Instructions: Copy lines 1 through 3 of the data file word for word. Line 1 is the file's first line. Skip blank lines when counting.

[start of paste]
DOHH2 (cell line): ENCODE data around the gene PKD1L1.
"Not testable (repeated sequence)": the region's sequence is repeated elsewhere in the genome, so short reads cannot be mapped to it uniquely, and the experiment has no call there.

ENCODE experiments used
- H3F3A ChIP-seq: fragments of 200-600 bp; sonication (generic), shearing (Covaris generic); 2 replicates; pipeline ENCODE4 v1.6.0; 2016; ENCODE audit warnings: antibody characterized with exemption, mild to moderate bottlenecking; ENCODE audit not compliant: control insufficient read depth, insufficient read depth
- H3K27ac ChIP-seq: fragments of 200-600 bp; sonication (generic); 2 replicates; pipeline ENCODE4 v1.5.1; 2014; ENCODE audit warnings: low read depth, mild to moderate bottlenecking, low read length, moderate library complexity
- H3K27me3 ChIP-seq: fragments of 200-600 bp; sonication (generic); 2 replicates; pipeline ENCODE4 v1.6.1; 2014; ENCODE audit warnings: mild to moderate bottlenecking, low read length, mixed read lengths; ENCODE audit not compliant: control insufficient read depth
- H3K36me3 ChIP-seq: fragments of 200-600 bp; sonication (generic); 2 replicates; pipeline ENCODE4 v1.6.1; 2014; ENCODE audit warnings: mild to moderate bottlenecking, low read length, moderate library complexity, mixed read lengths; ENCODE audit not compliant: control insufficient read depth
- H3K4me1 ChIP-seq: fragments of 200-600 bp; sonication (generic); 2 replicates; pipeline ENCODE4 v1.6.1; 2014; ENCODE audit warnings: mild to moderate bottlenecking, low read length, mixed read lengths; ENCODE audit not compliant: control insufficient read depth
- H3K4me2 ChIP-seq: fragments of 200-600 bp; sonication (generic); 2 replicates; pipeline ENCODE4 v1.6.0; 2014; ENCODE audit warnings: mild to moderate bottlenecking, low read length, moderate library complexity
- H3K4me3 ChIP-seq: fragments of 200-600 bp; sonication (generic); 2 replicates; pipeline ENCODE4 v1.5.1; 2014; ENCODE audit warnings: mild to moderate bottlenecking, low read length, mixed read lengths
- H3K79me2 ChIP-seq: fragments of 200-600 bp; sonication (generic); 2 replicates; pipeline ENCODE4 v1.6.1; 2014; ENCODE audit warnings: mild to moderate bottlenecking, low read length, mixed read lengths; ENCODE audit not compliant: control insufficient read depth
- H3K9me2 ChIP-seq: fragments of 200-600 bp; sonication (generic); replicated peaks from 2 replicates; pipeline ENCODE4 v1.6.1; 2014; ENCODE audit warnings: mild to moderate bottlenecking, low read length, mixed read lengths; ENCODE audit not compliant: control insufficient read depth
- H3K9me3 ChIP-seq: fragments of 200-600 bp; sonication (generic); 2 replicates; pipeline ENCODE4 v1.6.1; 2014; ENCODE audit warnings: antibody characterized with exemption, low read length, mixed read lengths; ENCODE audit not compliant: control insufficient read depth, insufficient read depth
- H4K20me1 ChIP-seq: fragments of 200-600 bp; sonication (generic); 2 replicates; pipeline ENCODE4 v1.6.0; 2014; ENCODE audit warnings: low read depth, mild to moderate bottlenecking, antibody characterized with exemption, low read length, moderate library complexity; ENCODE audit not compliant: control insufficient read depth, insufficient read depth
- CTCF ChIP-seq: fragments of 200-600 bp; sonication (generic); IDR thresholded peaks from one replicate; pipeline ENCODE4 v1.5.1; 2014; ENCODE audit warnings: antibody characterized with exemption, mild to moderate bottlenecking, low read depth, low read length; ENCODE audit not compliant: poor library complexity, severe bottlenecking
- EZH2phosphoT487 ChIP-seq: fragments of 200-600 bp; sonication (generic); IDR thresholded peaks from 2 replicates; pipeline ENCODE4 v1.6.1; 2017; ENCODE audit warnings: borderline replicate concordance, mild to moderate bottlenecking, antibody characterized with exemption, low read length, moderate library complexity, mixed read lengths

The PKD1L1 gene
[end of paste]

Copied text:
DOHH2 (cell line): ENCODE data around the gene PKD1L1.
"Not testable (repeated sequence)": the region's sequence is repeated elsewhere in the genome, so short reads cannot be mapped to it uniquely, and the experiment has no call there.

ENCODE experiments used